Do You Order Lab Tests for Nutritional Parameters Before TKA? I Don’t.

There are too many misunderstandings on this topic to count.

Editor’s Note: Sometimes at CORRelations, we’ll cover an article we think may cross your desk because we have reservations about the message. Here’s one. — SSL

What’s the Claim?

Authors of a large-database study found that laboratory tests for nutritional markers (like low prealbumin levels) are performed rarely before TKA (0.2% of patients were tested for zinc, about 2% for prealbumin and transferrin, and 10% for vitamin D). The frequency with which these tests are ordered has increased somewhat over time. For example, prealbumin was ordered in 0.8% of patients in 2011 and 3.4% in 2020.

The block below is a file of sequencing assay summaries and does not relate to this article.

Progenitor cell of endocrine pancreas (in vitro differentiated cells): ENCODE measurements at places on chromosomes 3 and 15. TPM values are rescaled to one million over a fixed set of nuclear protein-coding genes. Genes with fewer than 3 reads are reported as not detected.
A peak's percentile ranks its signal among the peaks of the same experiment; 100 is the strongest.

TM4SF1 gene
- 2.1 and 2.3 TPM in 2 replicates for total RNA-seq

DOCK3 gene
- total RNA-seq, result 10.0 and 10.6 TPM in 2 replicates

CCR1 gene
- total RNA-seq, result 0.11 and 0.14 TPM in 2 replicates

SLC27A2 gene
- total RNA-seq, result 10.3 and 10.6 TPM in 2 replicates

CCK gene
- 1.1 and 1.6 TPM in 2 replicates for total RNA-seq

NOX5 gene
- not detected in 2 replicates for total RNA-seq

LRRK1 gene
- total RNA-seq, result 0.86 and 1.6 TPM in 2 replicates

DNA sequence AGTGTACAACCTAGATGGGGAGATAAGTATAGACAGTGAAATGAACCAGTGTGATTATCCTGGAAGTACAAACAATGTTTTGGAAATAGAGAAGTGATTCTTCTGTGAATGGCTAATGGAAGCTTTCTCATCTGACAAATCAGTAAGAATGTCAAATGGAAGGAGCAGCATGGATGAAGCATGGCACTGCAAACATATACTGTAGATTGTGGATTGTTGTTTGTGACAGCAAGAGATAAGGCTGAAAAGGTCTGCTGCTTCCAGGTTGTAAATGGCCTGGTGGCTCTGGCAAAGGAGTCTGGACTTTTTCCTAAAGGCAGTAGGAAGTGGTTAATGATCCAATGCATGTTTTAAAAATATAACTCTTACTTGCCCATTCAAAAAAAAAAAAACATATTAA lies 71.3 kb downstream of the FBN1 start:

The authors were troubled by this finding, suggesting that it reflects an important disconnect between everyday practice and available evidence linking laboratory markers of malnutrition with surgical complications after arthroplasty. They somewhat haughtily offer a solution — “These results suggest that orthopaedic surgeons may require additional education in following the literature . . .”

I disagree. I think that orthopaedic surgeons are doing just fine on this. Let’s talk about why.

How’s It Stack Up?